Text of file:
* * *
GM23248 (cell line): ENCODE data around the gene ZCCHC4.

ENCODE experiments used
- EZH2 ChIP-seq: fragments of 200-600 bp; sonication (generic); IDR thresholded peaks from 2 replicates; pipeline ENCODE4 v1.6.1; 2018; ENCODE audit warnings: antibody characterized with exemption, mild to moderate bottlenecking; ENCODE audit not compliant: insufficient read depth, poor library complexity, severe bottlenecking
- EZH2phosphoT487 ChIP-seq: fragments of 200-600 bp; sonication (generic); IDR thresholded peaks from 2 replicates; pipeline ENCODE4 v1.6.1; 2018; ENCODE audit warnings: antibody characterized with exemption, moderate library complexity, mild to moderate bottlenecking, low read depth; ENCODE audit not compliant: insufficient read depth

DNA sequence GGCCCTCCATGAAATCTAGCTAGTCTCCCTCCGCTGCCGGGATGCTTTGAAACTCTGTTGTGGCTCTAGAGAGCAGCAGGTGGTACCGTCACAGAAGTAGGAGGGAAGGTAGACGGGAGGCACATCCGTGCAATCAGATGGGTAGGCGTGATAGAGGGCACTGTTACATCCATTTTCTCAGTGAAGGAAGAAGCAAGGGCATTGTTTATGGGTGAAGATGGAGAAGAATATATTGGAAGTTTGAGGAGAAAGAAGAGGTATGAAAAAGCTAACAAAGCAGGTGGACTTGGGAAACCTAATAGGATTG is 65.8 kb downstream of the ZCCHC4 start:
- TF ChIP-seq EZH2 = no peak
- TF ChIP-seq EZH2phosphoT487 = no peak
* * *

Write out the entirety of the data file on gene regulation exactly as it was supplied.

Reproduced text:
GM23248 (cell line): ENCODE data around the gene ZCCHC4.

ENCODE experiments used
- EZH2 ChIP-seq: fragments of 200-600 bp; sonication (generic); IDR thresholded peaks from 2 replicates; pipeline ENCODE4 v1.6.1; 2018; ENCODE audit warnings: antibody characterized with exemption, mild to moderate bottlenecking; ENCODE audit not compliant: insufficient read depth, poor library complexity, severe bottlenecking
- EZH2phosphoT487 ChIP-seq: fragments of 200-600 bp; sonication (generic); IDR thresholded peaks from 2 replicates; pipeline ENCODE4 v1.6.1; 2018; ENCODE audit warnings: antibody characterized with exemption, moderate library complexity, mild to moderate bottlenecking, low read depth; ENCODE audit not compliant: insufficient read depth

DNA sequence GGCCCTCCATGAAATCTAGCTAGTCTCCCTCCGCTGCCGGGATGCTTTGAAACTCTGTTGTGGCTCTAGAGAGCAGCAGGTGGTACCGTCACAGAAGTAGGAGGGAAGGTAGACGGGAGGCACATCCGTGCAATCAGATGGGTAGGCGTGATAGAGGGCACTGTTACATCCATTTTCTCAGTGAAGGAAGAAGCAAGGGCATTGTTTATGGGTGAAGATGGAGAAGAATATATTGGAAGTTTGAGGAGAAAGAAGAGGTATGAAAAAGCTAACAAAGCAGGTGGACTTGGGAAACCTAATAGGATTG is 65.8 kb downstream of the ZCCHC4 start:
- TF ChIP-seq EZH2 = no peak
- TF ChIP-seq EZH2phosphoT487 = no peak